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Old 23-08-2019, 11:18   #1
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trolling motor on dinghy

I have a small (Walker Bay 8) dinghy, where even a pretty light outboard concentrates too much weight aft and will tend to overload the dinghy when my wife and I, two large people, get aboard. I have been thinking of lightweight solutions other than my present one (oars) and was wondering if anyone has tried using a trolling motor. There are saltwater compatible motors of very light weight, and I don't mind being limited to 5 knots or so. I recognize there is weight in the battery, but i can put that where I want. Any experience with this approach would be informative, especially as far as endurance and ability to deal with water that is not perfectly smooth.
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Old 23-08-2019, 11:41   #2
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Re: trolling motor on dinghy

Tweitz, electric trolling motors can work well on a small dinghy. They have advantages and disadvantages. Light weight and quiet are obvious on the plus side. Also an electric motor might allow you to avoid carrying gasoline if you donít need it for anything else aboard. The weight of the batteries is a disadvantage and lifting lead acid batteries from mothership to dinghy and back is not easy. Also you need a way to recharge the batteries if you will be out of your slip for more than a day.

I used a Minn Kota motor for several years on an inflatable air floor dinghy. I loved the silent if slow propulsion. At first I had a single lead acid battery that would last a few days of use going from boat to shore and a bit of puttering about before needing to be recharged. Then I bought a pair of golf cart batteries that would serve my needs for a week or so between charges. The Honda generator solved the recharging problem but now we had to carry gasoline for the generator. My wife made a macrame cargo net that we used to lift the batteries with a multipart tackle to and from the dinghy. It was bit of a nuisance but doable. We found that trying to drag the formerly lightweight dinghy with a lightweight motor and two 65 pound batteries up a steep beach between wave sets was no longer a lightweight activity.

After several years I bought a Tohatsu 3.5 outboard which is only a bit noisier and is in all ways a more practical solution.
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Old 23-08-2019, 12:07   #3
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Re: trolling motor on dinghy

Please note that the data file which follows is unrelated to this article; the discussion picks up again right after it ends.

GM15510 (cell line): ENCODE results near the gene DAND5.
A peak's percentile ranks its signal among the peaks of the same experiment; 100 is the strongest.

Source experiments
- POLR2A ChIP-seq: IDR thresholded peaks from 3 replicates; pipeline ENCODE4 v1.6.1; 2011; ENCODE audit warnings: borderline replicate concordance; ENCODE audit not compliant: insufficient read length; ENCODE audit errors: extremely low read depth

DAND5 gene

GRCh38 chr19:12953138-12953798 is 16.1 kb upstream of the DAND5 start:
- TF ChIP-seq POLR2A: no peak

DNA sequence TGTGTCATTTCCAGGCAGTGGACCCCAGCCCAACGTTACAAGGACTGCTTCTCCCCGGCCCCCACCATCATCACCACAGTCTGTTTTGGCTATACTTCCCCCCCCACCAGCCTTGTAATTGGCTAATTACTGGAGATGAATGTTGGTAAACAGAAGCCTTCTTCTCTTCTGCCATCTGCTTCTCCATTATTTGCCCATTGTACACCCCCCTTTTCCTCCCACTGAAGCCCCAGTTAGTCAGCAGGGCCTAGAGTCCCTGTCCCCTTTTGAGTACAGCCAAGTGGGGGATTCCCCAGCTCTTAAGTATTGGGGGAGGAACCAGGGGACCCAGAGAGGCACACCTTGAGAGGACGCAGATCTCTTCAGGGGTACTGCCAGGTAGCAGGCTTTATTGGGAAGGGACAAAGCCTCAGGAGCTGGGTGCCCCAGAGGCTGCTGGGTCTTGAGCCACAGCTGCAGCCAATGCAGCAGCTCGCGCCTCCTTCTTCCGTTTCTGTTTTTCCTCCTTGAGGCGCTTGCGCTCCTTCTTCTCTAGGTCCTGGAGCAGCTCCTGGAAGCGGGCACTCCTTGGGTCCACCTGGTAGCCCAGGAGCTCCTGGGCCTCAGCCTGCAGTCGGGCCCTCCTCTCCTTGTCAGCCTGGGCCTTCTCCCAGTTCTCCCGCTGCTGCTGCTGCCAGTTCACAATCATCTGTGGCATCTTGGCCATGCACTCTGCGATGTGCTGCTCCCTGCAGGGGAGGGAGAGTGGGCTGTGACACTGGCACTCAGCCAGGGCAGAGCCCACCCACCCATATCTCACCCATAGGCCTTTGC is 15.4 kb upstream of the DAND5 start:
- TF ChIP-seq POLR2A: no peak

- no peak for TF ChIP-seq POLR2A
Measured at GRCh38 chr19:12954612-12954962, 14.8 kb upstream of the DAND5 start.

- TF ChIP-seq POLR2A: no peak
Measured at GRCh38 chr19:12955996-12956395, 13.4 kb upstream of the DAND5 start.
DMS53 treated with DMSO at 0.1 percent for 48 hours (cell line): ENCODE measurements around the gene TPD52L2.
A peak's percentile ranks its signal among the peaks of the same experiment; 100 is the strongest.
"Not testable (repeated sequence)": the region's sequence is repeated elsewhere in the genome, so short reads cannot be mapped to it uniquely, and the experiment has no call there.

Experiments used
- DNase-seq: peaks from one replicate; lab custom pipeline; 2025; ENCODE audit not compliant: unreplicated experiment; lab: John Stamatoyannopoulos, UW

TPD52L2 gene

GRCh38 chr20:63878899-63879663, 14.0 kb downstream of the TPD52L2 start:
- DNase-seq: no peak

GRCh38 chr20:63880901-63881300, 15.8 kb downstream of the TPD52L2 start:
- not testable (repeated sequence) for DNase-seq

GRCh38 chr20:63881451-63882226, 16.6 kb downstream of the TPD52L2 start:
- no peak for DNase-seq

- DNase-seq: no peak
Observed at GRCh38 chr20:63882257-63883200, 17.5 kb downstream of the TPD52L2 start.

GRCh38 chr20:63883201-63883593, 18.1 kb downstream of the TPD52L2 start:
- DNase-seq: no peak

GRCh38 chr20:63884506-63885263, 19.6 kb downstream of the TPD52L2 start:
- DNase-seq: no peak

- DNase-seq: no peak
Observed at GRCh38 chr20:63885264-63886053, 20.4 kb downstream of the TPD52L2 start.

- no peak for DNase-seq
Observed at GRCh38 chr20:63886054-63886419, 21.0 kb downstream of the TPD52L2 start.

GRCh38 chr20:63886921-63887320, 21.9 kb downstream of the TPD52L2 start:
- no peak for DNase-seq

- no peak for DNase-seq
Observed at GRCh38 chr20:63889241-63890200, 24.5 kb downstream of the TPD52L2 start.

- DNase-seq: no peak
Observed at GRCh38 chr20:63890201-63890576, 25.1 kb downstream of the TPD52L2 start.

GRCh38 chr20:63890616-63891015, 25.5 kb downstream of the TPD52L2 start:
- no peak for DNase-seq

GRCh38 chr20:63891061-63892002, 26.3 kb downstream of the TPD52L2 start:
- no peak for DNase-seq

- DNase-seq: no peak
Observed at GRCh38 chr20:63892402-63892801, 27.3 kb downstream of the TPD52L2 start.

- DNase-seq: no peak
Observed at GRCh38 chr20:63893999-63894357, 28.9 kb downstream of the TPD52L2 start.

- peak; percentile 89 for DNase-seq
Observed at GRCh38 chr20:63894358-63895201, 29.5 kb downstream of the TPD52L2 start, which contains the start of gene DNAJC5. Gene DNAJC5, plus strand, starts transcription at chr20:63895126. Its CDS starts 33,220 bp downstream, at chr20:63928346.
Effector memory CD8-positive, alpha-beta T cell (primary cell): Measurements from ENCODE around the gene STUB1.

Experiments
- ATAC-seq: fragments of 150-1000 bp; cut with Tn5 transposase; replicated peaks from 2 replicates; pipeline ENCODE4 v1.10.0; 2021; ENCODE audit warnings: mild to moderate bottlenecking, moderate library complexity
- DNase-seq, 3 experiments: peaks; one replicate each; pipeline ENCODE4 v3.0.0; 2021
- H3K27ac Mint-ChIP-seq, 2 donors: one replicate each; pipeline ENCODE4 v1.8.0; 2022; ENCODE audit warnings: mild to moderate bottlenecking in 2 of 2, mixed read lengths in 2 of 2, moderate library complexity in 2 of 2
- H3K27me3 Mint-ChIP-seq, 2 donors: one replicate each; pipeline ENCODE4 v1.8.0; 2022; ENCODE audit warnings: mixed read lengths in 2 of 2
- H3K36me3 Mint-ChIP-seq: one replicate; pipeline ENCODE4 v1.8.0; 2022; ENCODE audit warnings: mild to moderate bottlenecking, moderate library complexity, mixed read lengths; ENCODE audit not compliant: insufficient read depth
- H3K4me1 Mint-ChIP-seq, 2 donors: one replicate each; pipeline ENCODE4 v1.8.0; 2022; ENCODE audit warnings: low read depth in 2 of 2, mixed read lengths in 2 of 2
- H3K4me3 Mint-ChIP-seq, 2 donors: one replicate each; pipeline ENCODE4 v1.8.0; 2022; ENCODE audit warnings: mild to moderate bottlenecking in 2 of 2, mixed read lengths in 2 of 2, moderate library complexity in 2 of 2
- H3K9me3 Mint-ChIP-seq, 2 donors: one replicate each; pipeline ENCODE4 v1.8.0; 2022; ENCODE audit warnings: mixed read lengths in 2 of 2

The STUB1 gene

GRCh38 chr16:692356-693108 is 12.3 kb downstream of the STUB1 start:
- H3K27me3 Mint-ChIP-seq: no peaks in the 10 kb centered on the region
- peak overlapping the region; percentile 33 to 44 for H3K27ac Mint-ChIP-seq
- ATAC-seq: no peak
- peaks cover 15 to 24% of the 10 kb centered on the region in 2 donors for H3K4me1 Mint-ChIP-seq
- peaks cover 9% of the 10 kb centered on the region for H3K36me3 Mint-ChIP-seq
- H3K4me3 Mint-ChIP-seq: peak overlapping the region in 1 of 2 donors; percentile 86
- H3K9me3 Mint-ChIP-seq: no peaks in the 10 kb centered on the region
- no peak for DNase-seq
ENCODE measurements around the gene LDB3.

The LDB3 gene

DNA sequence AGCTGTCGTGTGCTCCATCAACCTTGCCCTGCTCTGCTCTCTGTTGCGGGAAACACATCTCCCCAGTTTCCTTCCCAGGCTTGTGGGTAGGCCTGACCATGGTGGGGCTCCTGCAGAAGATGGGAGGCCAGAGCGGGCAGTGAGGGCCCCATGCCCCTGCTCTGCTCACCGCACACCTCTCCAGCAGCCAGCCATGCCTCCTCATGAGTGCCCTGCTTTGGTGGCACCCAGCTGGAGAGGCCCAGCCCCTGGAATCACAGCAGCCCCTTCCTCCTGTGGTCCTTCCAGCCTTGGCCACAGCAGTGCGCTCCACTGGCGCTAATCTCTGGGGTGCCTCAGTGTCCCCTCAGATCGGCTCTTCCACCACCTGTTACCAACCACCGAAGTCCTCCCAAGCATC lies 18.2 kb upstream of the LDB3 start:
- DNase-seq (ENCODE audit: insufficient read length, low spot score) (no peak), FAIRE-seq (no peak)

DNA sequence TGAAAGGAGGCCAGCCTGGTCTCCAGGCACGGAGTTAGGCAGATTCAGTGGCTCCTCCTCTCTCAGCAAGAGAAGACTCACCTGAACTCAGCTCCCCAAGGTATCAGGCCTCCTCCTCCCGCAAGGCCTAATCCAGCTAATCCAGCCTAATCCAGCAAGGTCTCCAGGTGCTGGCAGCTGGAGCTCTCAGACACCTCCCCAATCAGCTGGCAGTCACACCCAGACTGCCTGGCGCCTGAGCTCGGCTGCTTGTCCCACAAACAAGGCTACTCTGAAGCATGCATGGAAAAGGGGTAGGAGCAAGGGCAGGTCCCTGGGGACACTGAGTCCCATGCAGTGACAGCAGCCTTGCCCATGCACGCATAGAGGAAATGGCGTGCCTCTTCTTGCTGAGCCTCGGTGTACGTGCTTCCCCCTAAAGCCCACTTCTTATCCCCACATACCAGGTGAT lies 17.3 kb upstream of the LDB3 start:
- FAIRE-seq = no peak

I use a Minn Kota Riptide 40 lb. thrust 36" shaft, the white ones,
on my 9ft 6in air floor inflatable. Powered by a small 35ah
agm battery (actually have 2)
Have never ran out of power as if going exploring bring 2 batteries.
Motor weighs 18 lbs.
Will move 4 men and gear faster than rowing in smooth water.
Usually 1 or 2 people little faster about 5 plus knots or so.
Observations...
Need higher thrust.
Higher thrust usually longer shaft.
Seems variable speed motors use less juice.
Good for short runs, as beats rowing.
Battery will last longer at slow speeds.
Recharge on dedicated solar panel but for extended cruising need to recharge on house or genny.
Small 2 or 3 hp outboard, much faster, better if longer runs in chop.
Works for me, no gas on my 30 ft.
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Old 23-08-2019, 13:04   #4
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Re: trolling motor on dinghy

Thanks for he quick responses. I would expect to use it mostly to tool around the harbor or for short distances from the big boat to shore; a battery duration of 90 minutes or so would seem to be enough. I can easily bring the battery to my house to charge between uses. Sounds promising.
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Old 23-08-2019, 13:22   #5
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Re: trolling motor on dinghy

There are people that get by with trolling motors in Boot Key Harbor. Those folks would pull the shaft up out of the water when it was not in use. It can be a bit of a challenge if the wind kicks up. We have a Tohatsu 3.5 on our 68lb ultralight dinghy that does well. We saw a lot of the smallest Hondas on Walker Bays.

Cheers, RickG
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Old 23-08-2019, 22:20   #6
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Re: trolling motor on dinghy

I have a 10' Livingston. I originally used a 2hp 2 cycle outboard with all the usual problems. I switched to the smallest Minn Kota, Endura C2. After it was stolen I went to Newport Vessels NV-Series 55lb Thrust outboard ($200 on Amazon). The Minn Kota moved the boat at about 5 knots, the Newport at 8-9 knots.

I use the boat as a utility boat around my private dock so no idea on how long a battery lasts. I would guess several miles. Charging a battery is so much easier than dealing with 2 cycle fuel and all the carburetor problems. And traveling, an extra battery is easier to bring along than a gas can, and less explosive.




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Old 23-08-2019, 23:08   #7
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Re: trolling motor on dinghy

I can't imagine doing 5 kt with a 40 lb motor. My 8.5 ft slat floor with a 45 lb motor tops out at 3 kts (GPS verified).

I have a used 105 Ah LA battery that lasts 2.5 hours, though perhaps a deeper discharge than is healthy.
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Old 24-08-2019, 09:54   #8
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Re: trolling motor on dinghy

Ted,

Check out this thread I started a while ago:
Electric Paddle ("EP Carry") outboard... anyone using one?
just to get some ideas of what's out there (quite a few products mentioned).

You're using the phrase "trolling motor" but you might want to clarify what you're looking for as more of an electric outboard / electric dinghy motor. These seem to be lighter than trolling motors (and have lighter, lithium batteries) and more designed to move a smaller boat a little faster than a bigger boat at a "trolling" speed.